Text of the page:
When And How To Pivot Or Stretch Your Mana In Innistrad: Midnight Hunt Limited

What is a drafter to do when a two-color MTG deck just will not come together? Sam Black uses Innistrad: Midnight Hunt Draft to explore pivoting and splashing.

Path to the Festival, illustrated by Darek Zabrocki

Drafting is self-correcting.

When something is the best, everyone fights over it, and they each get only part of that power.  But it’s only self-correcting if everyone knows what’s best.  This has led to debates about whether drafting on Arena really is self-correcting, particularly because Draft pods on Arena pull any players regardless of rank, so highly skilled and informed players often end up drafting with less skilled and less informed players, who might not fight them for the best colors and cards.

In my experience, it’s felt like Arena is slow, but does eventually catch up.  For the first few weeks of Innistrad: Midnight Hunt Limited, it felt very easy to reliably draft strong blue and/or black decks, but more recently, I’ve felt like any time I end up in Dimir, I’ll probably have to fight for playables while passing lots of red and green cards around the table at the end of the pack.

So how should your behavior change as a format starts to correct itself?

Do you try to level it by putting yourself in less popular colors? You can, but it always feels like a risky gambit to me.  I think red in this format can support around one good deck per table.  If you take a stand early and draft red cards from the beginning, you might claim the color to yourself, but if someone else is fighting you for it, I think it’s hard to get a great deck, and it feels too likely to me that someone will.  If I’m going to draft red, I want to do it because I’m getting passed red cards and feel like it’s sufficiently open.

I like to start by taking the best cards, but I also know that sometimes the colors I’m in can be contested enough that I have to branch out into another color, which may or may not involve abandoning a color I’ve drafted.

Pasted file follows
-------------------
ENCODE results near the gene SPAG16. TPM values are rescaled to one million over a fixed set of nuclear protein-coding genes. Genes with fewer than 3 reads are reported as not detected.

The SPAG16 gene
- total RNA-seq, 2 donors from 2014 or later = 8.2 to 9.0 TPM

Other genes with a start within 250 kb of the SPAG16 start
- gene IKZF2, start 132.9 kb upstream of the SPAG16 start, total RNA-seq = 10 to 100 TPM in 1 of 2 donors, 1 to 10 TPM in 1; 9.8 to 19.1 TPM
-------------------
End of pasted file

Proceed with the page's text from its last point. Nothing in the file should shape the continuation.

So how do you do it? How do you draft in such a way that you can navigate out of a color that’s closed and into one that’s open? Alternatively, how do you use all the cards you’ve drafted?

Probabilistic Card Assessment

With every pick, your goal is to maximize the expected quality of your deck.  You don’t know how much better a card that you take early will make your deck, because you don’t know how well the cards you end up with will use it.  What you’re trying to do is approximate the card’s range and assign probabilities to how likely each possible strength in that range is.  Of course, most people do this intuitively rather than numerically.

A “splashable card” — generally one without two pips of the same color of mana in its casting cost — is a more reliable first pick than a card that you can only play if you’re solidly in a color, because you’re more likely to play it, so you’re more likely to realize the higher end of its potential.

Infernal Grasp Gavony Dawnguard

If I opened Infernal Grasp and Gavony Dawnguard in my first pack, and I thought they were of a similar power level, I’d weigh how likely each is to make my deck.  Gavony Dawnguard requires two white mana reasonably early in the game, so it’ll perform much worse if I don’t have a lot of Plains in my deck, while Infernal Grasp is a card I can play with only a few Swamps; when I do, I’ll have to estimate it as a slightly less powerful card because I won’t always be able to cast it, but it’ll still likely be better than my next best card. 

But I also need to factor in my color preferences. How often do I expect to end up drafting white and how often do I end up drafting either black or a deck that would splash Infernal Grasp? These questions help me narrow in on the expected value over replacement for each pick to decide which card to take.